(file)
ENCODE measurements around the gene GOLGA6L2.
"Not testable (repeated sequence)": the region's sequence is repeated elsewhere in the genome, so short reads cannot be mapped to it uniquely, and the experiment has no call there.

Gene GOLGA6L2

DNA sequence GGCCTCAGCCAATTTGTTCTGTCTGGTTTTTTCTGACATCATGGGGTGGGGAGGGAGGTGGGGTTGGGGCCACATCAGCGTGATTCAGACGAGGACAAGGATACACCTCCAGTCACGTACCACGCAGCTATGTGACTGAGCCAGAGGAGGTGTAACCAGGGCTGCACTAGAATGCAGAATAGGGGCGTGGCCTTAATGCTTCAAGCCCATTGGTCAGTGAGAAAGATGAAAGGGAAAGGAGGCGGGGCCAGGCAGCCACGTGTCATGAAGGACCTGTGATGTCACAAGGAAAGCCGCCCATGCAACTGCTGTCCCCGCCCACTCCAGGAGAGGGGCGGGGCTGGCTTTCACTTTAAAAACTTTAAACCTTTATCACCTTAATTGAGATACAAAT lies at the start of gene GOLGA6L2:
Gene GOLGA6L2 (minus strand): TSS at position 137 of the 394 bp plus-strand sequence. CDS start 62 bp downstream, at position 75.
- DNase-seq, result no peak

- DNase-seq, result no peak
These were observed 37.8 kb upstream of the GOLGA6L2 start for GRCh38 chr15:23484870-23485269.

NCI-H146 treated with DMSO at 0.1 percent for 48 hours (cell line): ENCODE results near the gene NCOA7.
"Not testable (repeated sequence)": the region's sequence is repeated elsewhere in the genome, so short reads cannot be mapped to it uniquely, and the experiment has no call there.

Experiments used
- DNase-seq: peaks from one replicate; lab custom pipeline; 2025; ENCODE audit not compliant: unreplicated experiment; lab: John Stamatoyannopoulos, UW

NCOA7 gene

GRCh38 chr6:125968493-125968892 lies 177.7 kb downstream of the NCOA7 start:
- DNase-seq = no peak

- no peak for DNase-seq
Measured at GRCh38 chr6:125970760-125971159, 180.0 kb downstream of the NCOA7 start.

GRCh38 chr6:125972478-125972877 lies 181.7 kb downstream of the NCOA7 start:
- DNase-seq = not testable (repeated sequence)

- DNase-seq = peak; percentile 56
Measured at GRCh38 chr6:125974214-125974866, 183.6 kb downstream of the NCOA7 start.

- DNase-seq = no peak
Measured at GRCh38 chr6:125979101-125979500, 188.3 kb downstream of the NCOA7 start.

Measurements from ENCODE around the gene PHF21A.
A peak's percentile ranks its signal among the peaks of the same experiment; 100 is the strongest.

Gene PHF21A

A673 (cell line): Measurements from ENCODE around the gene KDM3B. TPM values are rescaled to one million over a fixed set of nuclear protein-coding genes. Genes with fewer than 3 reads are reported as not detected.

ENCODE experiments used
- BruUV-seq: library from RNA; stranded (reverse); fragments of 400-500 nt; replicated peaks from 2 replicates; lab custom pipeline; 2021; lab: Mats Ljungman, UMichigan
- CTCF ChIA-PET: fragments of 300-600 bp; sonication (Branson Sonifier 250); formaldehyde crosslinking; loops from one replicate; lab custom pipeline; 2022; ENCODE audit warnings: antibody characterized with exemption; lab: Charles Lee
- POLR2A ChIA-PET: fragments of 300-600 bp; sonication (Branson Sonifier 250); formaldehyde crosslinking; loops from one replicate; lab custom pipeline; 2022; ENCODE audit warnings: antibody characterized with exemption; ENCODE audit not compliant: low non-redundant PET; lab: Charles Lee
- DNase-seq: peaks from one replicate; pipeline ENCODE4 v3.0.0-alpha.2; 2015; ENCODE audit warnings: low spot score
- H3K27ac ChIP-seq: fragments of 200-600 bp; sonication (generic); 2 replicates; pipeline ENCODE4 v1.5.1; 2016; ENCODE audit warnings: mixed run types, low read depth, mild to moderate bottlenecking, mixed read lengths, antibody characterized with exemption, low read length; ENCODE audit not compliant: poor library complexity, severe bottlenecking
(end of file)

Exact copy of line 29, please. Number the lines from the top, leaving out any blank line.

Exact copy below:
- BruUV-seq: library from RNA; stranded (reverse); fragments of 400-500 nt; replicated peaks from 2 replicates; lab custom pipeline; 2021; lab: Mats Ljungman, UMichigan